Facts & figures: New Zealand
World Cup record:
Previous appearances in finals: One
Best performance: group stage 1982
Ricki Herbert, the perm-headed central defender who was at the heart of New Zealand's defence for nine years, including the World Cup campaign in 1981-82.
Appointed All Whites assistant coach in 2003 under Mick Waitt before he took the top job in 2005. Also coach of the Wellington Phoenix in Australia's A-League.
Publicly stoic and unemotional, he has imbued the team with a burning passion and desire, characteristic of his no-nonsense playing career.
Ryan Nelsen (Blackburn Rovers). Age: 32. Defender
Widely considered New Zealand's best player since Wynton Rufer. Achieved a political science degree from the prestigious Stanford University in the United States before playing four seasons with D.C. United in Major League Soccer.
Transferred to Blackburn Rovers in 2005 on an 18-month contract that was extended after an impressive first season where he had become a mainstay of the defence. A vastly experienced and calming influence who sets the tone for the team.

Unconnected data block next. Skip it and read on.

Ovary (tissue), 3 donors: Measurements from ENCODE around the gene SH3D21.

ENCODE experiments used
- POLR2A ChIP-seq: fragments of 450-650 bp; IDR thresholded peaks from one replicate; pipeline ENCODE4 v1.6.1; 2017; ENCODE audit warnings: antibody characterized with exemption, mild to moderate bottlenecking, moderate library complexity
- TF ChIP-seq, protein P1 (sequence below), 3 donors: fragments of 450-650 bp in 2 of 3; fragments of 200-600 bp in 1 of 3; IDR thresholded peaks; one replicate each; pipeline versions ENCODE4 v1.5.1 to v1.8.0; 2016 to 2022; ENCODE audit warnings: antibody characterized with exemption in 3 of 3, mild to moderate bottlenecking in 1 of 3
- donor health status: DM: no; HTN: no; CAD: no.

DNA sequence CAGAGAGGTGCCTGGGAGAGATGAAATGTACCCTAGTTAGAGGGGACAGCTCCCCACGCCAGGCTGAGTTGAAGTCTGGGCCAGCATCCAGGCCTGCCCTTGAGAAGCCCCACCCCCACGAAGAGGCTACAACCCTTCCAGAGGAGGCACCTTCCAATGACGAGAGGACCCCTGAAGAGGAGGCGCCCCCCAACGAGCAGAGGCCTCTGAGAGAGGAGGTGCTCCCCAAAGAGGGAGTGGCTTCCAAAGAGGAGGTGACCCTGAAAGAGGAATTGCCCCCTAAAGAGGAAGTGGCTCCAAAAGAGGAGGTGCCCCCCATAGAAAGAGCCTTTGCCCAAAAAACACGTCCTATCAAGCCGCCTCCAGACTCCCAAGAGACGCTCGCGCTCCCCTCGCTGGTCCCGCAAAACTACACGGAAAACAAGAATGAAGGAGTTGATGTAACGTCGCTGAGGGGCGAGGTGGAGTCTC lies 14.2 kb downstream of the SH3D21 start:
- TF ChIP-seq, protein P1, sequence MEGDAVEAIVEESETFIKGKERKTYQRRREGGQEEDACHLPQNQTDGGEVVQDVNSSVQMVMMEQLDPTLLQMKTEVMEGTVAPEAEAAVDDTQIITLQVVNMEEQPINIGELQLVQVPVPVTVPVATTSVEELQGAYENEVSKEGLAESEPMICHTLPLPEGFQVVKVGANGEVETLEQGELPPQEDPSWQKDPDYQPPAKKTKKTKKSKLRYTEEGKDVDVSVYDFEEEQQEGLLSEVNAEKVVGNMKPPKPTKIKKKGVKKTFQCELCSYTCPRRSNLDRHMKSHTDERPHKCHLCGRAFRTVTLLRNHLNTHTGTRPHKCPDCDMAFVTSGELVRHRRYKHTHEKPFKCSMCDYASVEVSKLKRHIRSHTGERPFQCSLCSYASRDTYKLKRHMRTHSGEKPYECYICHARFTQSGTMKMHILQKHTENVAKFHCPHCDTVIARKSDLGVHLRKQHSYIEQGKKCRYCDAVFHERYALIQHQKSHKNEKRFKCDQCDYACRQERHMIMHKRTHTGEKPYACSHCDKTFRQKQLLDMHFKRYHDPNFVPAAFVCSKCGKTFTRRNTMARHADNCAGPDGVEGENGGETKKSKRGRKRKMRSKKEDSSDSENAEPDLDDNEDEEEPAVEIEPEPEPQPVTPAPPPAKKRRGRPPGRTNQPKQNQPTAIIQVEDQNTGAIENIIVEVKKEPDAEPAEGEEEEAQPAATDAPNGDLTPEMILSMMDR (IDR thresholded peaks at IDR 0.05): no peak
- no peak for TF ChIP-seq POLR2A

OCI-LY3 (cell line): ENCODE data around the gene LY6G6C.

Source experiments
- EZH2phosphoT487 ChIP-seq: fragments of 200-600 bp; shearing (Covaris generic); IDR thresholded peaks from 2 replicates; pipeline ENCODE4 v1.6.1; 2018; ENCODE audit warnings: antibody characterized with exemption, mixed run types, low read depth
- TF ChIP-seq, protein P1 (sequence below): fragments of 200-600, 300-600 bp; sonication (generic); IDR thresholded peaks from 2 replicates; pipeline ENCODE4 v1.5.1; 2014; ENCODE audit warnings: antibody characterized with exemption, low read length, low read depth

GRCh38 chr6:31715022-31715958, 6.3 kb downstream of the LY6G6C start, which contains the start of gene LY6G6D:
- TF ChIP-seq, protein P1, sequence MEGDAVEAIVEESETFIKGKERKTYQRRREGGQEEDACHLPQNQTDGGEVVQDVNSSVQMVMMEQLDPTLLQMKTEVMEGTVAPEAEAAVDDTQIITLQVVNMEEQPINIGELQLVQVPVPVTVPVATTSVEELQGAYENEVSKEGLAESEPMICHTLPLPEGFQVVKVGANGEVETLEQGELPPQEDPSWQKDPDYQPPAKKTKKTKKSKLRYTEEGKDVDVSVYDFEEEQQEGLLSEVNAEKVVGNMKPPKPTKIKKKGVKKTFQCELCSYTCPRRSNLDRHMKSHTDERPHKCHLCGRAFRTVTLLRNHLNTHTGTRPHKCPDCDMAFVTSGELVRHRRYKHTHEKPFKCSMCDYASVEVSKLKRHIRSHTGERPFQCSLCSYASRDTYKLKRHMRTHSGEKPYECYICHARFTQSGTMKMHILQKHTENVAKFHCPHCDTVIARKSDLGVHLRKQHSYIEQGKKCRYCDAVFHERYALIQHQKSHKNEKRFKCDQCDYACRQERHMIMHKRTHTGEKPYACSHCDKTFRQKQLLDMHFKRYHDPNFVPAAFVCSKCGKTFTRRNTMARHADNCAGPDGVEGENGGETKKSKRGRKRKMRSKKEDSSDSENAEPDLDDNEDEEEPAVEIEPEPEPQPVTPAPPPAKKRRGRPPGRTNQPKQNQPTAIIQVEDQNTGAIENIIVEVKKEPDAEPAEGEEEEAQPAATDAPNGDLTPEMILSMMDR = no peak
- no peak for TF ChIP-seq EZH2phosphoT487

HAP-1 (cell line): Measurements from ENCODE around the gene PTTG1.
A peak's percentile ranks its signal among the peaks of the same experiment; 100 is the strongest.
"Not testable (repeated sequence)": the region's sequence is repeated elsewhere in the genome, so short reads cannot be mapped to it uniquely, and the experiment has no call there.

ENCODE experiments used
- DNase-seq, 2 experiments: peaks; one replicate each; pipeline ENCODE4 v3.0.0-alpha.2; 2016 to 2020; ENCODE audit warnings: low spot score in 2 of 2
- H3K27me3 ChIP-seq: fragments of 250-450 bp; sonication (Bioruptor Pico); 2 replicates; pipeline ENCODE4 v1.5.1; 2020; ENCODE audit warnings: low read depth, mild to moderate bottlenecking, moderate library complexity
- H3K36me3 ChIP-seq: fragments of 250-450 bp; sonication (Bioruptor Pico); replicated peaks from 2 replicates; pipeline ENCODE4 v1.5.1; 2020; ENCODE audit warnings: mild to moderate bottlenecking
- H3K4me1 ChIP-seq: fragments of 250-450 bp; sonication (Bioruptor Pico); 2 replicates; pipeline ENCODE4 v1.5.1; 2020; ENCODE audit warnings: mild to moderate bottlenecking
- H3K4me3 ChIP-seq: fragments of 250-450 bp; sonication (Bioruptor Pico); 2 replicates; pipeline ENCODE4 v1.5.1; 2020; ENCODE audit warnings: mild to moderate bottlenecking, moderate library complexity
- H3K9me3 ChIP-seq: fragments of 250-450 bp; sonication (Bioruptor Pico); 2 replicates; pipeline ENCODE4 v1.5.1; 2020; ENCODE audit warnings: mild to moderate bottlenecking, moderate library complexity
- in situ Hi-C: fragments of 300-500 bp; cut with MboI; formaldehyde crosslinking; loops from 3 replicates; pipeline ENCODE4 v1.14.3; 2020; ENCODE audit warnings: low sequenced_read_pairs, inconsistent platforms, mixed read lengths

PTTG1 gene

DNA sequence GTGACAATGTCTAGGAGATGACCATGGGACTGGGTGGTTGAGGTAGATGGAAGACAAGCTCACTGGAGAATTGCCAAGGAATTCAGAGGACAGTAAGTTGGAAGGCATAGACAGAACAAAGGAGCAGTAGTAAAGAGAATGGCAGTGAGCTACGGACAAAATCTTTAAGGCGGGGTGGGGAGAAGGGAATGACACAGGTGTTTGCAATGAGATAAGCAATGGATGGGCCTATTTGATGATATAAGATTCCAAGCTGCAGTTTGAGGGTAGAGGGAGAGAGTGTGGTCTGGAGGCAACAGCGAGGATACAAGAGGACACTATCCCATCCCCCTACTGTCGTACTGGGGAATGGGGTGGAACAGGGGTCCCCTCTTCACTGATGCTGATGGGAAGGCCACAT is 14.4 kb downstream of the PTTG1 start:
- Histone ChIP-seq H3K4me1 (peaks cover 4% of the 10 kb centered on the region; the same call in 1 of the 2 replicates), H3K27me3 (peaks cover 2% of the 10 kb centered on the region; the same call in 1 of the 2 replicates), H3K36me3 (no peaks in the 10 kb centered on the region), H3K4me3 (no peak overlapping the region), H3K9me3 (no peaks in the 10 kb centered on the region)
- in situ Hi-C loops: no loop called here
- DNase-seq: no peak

Shane Smeltz (Gold Coast United). Age: 28. Forward
Bounced around Australia's professional leagues and in England's lower leagues before finding his feet with the Wellington Phoenix. Named Oceania's Player of the Year in 2007 and 2008, and won the A-League's Golden Boot in 2008/09. Good instinct for goal, works hard and links well with the midfield.
Simon Elliott (San Jose Earthquakes). Age: 35. Midfielder
Vastly experienced having spent most of his professional career in the U.S., though a 2-1/2-year stint at Fulham in the Premier League was curtailed by a serious calf injury.
Primarily a defensive midfielder he forms a tough backbone of the team with Nelsen. Will need to be at his best in South Africa to support the defence and provide ball for his more attacking counterparts.
FIFA world ranking November 2009: 77
How they qualified:
Little trouble in winning the four-team final phase in Oceania with a game to spare and qualifying for the two-legged play-off against fifth-placed Asian side Bahrain.
Defended in numbers in the 0-0 draw in Manama. More attack-minded in Wellington with Rory Fallon's first-half header the decider, though needed a second-half penalty save from goalkeeper Mark Paston to ensure qualification with the 1-0 win.
Having spent 28 years in the World Cup wilderness they will give it their all, though they are unlikely to advance out of the group. Technically not as sound as most of their rivals and lack burning pace. Securing their first point from a World Cup finals match would be a major boost for the team and the sport in rugby-mad New Zealand.